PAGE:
The need for Calbright has never been greater: There are roughly 6.8 million Californians ages 25 to 54 who have a high school diploma but no college degree, and a growing number of adults cross the state who are “stranded workers.” Building a statewide public, online, skills-based college designed around the unique needs of working adults is critical to the state’s long-term prosperity.
Not surprisingly, then, Calbright’s enrollment growth continues as public awareness spreads: Over the last fiscal year, Calbright’s student body jumped 167%, and the College now has over 3,200 students.
But higher enrollment is only one key aspect of Calbright’s goals. Another critical element is whether or not students who complete a program experience improved career and economic outcomes.
That’s much harder to track than the number of students, and some information won’t be available for several years. But according to Calbright’s 2023 Milestone Report to the state legislature, the information we do have is encouraging.
Survey Says: A Free Online Community College Designed For Stranded Workers Illustrates Promising Results
Calbright was founded by the state legislature in late 2018 and only began beta testing its pilot programs in late 2019. It revamped its programs significantly in 2020-2021 and began ramping up its student body in 2021-2022. At present, it has awarded 305 certificates of completion for its programs.
This means that, so far, there is minimal long-term information on the career outcomes Calbright students have.
However, alumni survey data strongly suggests Calbright program completion tends to have a positive economic impact for students. According to the survey:
- 100% of alumni responded that they were satisfied with their students at Calbright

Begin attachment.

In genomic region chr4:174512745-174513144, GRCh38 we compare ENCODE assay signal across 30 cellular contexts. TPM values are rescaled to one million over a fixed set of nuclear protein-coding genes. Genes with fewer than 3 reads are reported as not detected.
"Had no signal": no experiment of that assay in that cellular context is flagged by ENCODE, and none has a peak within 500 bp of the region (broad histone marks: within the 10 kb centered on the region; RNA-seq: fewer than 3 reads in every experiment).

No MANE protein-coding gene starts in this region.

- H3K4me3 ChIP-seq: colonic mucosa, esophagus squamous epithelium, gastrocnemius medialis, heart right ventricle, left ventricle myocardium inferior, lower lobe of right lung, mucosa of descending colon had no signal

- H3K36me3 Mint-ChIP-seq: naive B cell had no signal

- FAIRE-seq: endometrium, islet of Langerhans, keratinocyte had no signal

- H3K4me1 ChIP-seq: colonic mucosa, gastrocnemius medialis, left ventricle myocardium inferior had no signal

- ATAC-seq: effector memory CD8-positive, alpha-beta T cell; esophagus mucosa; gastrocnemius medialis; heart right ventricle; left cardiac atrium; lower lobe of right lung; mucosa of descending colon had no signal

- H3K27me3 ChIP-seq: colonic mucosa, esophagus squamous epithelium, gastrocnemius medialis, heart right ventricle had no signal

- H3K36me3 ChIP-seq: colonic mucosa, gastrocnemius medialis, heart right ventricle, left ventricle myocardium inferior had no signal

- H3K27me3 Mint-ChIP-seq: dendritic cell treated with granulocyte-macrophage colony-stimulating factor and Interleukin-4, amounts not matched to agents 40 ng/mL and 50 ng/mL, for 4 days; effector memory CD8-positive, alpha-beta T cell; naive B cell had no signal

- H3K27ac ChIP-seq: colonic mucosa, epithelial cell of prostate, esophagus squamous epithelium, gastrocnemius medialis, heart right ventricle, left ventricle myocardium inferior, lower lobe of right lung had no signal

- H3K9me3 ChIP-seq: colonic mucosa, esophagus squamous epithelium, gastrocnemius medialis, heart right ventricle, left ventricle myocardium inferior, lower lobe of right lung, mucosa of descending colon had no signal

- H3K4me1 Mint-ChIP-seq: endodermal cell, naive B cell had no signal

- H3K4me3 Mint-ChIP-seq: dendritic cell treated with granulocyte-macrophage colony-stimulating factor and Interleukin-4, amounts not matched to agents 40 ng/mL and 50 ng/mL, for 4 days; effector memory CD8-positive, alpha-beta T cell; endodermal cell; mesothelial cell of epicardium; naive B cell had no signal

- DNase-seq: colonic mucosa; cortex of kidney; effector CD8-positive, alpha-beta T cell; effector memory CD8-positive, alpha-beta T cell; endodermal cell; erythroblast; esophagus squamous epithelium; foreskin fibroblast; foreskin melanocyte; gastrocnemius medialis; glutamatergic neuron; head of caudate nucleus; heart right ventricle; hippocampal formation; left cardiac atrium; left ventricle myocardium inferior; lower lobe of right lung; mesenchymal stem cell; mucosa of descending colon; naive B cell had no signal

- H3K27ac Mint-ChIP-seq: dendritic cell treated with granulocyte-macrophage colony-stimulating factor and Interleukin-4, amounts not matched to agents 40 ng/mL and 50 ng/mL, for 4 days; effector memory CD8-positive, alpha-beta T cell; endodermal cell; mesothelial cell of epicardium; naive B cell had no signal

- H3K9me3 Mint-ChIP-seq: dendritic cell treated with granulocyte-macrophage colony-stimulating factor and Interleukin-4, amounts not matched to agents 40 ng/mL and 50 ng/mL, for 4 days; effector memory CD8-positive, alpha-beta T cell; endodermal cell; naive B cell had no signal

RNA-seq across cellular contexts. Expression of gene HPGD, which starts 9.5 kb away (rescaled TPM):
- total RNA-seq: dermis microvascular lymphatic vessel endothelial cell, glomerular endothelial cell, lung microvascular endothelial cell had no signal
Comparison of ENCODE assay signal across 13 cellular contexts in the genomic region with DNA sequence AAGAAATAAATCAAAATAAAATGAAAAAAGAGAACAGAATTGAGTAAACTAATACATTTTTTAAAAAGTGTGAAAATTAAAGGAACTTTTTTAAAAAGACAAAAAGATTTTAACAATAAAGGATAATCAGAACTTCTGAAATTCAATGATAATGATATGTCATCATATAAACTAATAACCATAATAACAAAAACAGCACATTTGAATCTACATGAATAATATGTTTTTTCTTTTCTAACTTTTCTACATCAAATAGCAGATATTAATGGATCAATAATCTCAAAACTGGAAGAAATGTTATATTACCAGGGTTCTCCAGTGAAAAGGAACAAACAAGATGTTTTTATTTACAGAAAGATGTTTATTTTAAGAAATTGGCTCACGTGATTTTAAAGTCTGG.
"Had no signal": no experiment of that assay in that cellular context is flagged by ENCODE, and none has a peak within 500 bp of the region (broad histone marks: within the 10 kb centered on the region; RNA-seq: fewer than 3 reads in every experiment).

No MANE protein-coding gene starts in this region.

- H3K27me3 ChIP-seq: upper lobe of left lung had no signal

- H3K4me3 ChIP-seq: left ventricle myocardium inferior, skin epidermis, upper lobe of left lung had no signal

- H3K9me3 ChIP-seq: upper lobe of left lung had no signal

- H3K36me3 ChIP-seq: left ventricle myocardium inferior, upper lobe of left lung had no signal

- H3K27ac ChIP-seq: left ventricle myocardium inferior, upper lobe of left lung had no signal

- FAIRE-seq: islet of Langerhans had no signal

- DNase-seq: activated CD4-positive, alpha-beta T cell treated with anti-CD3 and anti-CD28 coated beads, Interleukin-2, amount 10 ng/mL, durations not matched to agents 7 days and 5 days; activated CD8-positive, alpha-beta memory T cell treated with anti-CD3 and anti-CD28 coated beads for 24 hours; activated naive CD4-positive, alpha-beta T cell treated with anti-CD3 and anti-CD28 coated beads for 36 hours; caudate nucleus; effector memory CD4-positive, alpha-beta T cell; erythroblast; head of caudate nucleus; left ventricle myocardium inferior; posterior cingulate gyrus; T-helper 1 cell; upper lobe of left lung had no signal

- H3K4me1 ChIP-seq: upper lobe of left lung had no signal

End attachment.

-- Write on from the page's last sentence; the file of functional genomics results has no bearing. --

- 69% reported being employed after completing their program;
- 54% reported that Calbright’s curriculum had a positive impact on their employment by the time they were responding to the survey; and
- 24% said they had experienced a positive impact on their employment within just three months of program completion
Additionally, in March of 2023 Calbright used LinkedIn data and interviews with a random sampling of 140 program graduates who ranged from completing their programs six or more months prior to only a few days. This review found that 74 of the 140 students had secured gainful employment (and this is most likely undercounting, since graduates who could not be reached and/or who did not list their current employment on LinkedIn were counted as “unemployed”).
So while it’s still in the early stages of data collection, the information we do have strongly suggests that more than half of Calbright graduates, and as many as two thirds, see career improvements following their Calbright education. The longer this data holds up, the more clear it becomes: the Calbright model works.
Collecting More Information Will Help More People
More data is needed, and more is coming. As noted in the 2023 Milestone Report:
“Calbright now participates in the California Community Colleges system’s Launchboard, which is an online database that matches student information in the Chancellor’s Office Management Information System and Employment Development Department Unemployed Insurance files. While Launchboard stands to be a long-term solution for tracking labor market outcomes, it collects information from prior year(s) tax information, and so it is a lagging indicator that will require several years to become viable.“
It will take time, but as Calbright continues to grow so will its ability to track labor market outcomes for graduates, and determine what is and isn’t working to support students. By working with data and iterating on best practices, even results this good can get better.